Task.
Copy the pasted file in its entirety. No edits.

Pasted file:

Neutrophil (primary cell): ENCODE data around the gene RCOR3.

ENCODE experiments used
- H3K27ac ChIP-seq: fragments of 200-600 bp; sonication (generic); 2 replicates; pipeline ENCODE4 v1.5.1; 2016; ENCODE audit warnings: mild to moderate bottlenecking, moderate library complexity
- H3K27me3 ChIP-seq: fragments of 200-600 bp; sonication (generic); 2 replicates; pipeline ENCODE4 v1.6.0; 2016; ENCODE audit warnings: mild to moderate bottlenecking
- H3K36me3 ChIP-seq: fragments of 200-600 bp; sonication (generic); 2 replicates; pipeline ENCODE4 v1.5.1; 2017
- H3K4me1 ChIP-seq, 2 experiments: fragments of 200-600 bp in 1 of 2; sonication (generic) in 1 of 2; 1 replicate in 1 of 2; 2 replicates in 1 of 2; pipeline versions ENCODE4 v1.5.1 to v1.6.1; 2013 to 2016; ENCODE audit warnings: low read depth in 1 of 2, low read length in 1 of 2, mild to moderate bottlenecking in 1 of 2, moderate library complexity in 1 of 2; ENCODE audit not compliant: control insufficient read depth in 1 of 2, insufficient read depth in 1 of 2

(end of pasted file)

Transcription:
Neutrophil (primary cell): ENCODE data around the gene RCOR3.

ENCODE experiments used
- H3K27ac ChIP-seq: fragments of 200-600 bp; sonication (generic); 2 replicates; pipeline ENCODE4 v1.5.1; 2016; ENCODE audit warnings: mild to moderate bottlenecking, moderate library complexity
- H3K27me3 ChIP-seq: fragments of 200-600 bp; sonication (generic); 2 replicates; pipeline ENCODE4 v1.6.0; 2016; ENCODE audit warnings: mild to moderate bottlenecking
- H3K36me3 ChIP-seq: fragments of 200-600 bp; sonication (generic); 2 replicates; pipeline ENCODE4 v1.5.1; 2017
- H3K4me1 ChIP-seq, 2 experiments: fragments of 200-600 bp in 1 of 2; sonication (generic) in 1 of 2; 1 replicate in 1 of 2; 2 replicates in 1 of 2; pipeline versions ENCODE4 v1.5.1 to v1.6.1; 2013 to 2016; ENCODE audit warnings: low read depth in 1 of 2, low read length in 1 of 2, mild to moderate bottlenecking in 1 of 2, moderate library complexity in 1 of 2; ENCODE audit not compliant: control insufficient read depth in 1 of 2, insufficient read depth in 1 of 2